Tuesday, December 4, 2012

Beans, Beans: They're Good for More than Your Heart!

Distributing seeds.
In October, Farmer to Farmer veteran Ira Richards returned from Nicaragua after having successfully carried out a promotional campaign for the use of Mucuna pruriens, better known as the velvet bean. The plant, infamous for its itchiness, is widely used across the world as a forage, fallow and green manure crop, as it fixes nitrogen and fertilizes soil. Mr. Richards followed up with farmers producing the velvet bean as a nutrient supplement for their cattle and soils, providing technical assistance to further optimize the use of the beans in hopes that increased production and usage will result in better cattle nutrition, increased milk production, and more sustainable agriculture in general.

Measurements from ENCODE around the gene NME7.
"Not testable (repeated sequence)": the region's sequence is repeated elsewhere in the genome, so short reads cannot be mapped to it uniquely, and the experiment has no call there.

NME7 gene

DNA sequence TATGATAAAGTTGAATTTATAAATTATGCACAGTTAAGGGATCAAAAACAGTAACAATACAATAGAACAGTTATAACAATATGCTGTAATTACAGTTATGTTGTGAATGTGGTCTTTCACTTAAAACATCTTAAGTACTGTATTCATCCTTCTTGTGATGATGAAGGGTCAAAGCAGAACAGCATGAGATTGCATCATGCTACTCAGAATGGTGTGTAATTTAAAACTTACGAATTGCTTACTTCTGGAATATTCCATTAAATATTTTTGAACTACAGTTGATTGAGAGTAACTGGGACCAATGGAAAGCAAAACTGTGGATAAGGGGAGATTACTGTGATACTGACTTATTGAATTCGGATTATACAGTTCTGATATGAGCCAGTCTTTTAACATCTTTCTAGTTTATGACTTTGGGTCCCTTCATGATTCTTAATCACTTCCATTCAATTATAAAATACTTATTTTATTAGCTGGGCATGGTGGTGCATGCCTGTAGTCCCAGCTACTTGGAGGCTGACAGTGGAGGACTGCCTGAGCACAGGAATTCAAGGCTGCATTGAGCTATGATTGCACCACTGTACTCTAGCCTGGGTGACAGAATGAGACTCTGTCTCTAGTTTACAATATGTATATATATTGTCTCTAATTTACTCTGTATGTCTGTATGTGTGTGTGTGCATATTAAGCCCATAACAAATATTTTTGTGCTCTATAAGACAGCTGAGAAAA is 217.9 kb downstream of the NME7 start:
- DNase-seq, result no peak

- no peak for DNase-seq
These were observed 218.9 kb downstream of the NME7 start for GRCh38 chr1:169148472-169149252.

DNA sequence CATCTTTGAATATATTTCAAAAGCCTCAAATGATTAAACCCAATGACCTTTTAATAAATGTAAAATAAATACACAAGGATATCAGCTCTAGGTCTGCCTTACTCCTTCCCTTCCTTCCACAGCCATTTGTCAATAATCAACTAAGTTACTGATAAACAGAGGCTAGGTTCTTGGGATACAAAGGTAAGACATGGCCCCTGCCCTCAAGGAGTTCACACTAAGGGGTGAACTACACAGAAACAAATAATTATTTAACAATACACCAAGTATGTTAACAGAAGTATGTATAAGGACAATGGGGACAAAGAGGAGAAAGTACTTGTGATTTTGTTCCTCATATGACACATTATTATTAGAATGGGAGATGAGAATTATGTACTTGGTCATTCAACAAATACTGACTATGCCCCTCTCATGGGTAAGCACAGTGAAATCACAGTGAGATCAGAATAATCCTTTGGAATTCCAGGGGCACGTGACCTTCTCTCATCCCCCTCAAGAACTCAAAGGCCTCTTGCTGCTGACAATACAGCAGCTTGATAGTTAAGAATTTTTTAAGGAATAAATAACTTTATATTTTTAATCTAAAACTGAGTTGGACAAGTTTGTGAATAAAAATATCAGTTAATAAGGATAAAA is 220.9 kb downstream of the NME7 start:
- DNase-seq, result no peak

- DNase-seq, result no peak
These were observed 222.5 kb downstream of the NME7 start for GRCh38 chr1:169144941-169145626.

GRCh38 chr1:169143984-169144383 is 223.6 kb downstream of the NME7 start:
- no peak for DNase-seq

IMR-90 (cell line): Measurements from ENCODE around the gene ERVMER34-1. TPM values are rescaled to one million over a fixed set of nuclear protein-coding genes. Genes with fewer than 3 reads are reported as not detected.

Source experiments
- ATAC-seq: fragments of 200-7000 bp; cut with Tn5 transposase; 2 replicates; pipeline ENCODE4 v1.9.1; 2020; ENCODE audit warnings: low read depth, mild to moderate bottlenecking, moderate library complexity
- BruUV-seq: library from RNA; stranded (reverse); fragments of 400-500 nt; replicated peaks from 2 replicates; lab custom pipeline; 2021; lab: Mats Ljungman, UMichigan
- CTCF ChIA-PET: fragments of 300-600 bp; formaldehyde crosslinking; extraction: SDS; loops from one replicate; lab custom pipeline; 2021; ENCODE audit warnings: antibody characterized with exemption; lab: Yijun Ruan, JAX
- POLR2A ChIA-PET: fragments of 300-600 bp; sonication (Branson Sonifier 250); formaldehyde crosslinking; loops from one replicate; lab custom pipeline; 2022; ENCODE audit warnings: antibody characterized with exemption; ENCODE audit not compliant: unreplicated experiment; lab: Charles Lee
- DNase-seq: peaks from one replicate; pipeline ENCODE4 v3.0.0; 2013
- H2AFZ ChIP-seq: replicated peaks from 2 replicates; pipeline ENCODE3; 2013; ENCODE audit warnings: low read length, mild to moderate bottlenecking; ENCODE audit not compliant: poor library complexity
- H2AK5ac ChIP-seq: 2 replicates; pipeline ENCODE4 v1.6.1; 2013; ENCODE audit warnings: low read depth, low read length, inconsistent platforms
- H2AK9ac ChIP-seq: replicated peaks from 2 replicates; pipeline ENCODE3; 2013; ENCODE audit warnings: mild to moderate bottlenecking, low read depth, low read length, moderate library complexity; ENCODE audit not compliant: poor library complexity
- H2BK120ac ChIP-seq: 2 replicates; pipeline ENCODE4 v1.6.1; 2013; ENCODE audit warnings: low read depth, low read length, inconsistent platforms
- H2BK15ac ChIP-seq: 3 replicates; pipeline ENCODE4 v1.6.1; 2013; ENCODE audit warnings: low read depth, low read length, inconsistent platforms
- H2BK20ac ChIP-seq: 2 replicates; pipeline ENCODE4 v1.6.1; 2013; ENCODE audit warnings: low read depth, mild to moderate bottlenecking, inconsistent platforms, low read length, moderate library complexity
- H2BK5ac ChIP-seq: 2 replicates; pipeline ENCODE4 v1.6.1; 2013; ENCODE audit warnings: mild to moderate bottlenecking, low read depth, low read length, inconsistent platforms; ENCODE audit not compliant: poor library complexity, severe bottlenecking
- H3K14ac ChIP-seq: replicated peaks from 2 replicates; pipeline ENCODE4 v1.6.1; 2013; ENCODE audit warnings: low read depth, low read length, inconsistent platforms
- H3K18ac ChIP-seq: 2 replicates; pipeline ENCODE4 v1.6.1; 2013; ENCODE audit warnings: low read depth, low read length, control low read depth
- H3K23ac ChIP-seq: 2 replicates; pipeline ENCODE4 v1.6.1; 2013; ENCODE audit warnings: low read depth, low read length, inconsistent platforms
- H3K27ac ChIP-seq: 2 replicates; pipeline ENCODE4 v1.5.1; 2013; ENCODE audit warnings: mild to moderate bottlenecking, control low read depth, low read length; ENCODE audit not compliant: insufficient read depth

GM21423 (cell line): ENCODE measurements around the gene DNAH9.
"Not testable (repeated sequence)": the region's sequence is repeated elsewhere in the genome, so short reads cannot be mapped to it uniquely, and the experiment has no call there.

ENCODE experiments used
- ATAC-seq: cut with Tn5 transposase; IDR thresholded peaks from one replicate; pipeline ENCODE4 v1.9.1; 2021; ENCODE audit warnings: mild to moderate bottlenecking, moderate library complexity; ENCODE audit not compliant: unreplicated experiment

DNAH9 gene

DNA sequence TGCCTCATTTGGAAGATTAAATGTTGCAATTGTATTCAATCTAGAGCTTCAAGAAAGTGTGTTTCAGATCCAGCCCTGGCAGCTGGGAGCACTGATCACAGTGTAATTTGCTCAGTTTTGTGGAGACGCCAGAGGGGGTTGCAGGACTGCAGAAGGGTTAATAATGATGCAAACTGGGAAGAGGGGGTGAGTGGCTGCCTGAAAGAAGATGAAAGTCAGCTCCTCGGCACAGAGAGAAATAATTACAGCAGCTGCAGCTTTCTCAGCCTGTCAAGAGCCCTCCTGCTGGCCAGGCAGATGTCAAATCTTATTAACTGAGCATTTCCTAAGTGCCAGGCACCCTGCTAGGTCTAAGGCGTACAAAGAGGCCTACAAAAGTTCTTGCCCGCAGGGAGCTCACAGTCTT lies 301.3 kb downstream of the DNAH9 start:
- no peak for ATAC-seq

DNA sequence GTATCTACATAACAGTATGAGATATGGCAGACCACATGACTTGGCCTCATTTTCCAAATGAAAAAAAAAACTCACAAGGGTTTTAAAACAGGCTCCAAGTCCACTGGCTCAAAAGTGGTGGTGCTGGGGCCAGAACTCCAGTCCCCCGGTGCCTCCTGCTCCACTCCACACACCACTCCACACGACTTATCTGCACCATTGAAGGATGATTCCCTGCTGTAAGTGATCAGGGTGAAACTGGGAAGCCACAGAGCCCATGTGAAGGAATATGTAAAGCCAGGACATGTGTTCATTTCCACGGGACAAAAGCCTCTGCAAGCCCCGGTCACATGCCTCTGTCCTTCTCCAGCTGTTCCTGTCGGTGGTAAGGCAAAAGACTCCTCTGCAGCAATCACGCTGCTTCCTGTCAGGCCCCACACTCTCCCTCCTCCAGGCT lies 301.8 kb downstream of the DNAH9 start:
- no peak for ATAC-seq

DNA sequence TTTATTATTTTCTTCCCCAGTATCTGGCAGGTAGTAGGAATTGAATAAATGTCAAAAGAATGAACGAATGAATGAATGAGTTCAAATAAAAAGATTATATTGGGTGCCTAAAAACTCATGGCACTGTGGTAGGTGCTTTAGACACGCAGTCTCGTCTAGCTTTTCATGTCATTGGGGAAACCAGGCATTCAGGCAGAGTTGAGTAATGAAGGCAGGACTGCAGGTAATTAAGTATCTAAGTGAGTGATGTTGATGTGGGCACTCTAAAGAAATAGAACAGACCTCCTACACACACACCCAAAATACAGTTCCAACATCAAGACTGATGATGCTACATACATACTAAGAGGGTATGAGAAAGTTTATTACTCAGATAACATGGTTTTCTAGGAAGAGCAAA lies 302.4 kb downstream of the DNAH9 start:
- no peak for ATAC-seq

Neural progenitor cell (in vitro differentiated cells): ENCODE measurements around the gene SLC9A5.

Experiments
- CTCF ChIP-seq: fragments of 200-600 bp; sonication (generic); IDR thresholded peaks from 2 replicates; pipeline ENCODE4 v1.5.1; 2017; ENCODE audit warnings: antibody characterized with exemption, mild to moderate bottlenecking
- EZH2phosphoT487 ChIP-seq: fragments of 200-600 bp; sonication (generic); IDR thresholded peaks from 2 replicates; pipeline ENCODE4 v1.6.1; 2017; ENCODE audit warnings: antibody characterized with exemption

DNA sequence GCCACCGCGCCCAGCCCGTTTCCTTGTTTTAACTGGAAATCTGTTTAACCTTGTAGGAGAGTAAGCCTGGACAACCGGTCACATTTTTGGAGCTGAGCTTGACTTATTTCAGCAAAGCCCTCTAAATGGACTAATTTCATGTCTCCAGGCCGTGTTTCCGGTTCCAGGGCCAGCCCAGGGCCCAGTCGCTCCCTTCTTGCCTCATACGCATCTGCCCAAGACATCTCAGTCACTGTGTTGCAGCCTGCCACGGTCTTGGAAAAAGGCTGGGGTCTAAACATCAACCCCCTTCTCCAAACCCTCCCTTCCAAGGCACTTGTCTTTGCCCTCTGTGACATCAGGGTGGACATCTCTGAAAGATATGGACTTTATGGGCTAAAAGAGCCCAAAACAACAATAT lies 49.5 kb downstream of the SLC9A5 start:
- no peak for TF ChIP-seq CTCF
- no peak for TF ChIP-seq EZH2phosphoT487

Velvet bean vines climbing a tree
Working with the dairy cooperative San Felipe de Boaco, Mr. Richards distributed 20 pounds of velvet bean seed for demonstration trials and seed multiplication for each of the 26 farmers who participated in a planned field day at the farm of Dr. Juan Ramón Aragón. The 20 pounds of seed was enough to plant half a block. Since May 2011, Farmer to Farmer has provided approximately 20 quintals of velvet bean seed to dairy cooperatives, private ranchers, and small farmers in the communities of Boaco, Camoapa, Rivas, and Carazo.

The simplest way farmers mention using the bean is feeding its pod husk to their livestock. Some farmers give a stew of boiled beans to their milk cows, while still others prepare concentrated beans that have been treated to facilitate processing by drying or roasting the beans, then grinding them. All farmers claim increases in milk production from using the bean. In addition to its virtues as a living plant, dead vegetative matter from the velvet bean protects soil at the beginning of the rainy season and allows agricultural production in plots with steep slopes without causing water erosion.Over time, this debris adds a tremendous amount organic matter to the soil, which improves its structure, permeability, and water-holding capacity.


A field of planted beans.

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